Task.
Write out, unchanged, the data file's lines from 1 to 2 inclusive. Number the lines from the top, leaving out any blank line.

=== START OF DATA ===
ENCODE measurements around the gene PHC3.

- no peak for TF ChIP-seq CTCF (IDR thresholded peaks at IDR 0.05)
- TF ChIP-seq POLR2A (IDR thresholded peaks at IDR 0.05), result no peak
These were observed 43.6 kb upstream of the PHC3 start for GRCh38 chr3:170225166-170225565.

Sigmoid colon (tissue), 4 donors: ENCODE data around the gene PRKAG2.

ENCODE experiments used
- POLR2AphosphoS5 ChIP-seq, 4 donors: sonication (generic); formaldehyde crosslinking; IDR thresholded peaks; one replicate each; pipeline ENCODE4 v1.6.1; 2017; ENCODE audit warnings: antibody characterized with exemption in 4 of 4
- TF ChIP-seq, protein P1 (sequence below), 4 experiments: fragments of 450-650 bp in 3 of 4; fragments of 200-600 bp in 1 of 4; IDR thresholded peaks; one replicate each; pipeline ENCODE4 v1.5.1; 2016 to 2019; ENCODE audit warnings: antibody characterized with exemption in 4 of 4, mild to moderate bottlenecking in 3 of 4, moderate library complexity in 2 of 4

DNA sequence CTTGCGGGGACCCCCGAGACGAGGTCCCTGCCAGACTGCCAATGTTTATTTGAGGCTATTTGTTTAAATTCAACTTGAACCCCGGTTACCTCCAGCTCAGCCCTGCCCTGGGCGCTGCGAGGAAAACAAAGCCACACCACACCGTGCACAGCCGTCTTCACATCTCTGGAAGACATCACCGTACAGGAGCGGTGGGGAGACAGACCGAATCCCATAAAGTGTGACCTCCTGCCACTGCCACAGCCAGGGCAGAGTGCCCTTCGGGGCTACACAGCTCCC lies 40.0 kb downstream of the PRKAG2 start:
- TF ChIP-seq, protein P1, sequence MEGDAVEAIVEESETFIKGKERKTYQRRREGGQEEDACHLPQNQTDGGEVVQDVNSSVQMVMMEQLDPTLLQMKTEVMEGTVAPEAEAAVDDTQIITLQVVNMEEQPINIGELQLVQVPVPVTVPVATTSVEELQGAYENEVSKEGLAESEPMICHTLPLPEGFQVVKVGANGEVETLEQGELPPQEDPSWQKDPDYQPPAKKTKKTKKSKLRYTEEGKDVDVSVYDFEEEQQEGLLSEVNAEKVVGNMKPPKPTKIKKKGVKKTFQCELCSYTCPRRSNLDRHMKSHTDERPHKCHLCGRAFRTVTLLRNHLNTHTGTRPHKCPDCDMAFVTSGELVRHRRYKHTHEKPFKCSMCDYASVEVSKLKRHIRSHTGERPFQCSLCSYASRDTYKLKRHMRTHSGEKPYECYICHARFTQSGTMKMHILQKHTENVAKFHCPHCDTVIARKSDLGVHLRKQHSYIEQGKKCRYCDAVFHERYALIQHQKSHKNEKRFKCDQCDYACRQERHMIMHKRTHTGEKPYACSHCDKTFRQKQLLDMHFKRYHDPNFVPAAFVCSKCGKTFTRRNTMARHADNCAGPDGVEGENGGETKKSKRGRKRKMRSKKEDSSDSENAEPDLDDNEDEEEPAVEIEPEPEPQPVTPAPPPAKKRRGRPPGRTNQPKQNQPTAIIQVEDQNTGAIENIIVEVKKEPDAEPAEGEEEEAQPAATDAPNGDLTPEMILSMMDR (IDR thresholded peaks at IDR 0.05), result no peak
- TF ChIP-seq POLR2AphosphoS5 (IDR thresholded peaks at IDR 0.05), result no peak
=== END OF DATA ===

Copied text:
ENCODE measurements around the gene PHC3.

- no peak for TF ChIP-seq CTCF (IDR thresholded peaks at IDR 0.05)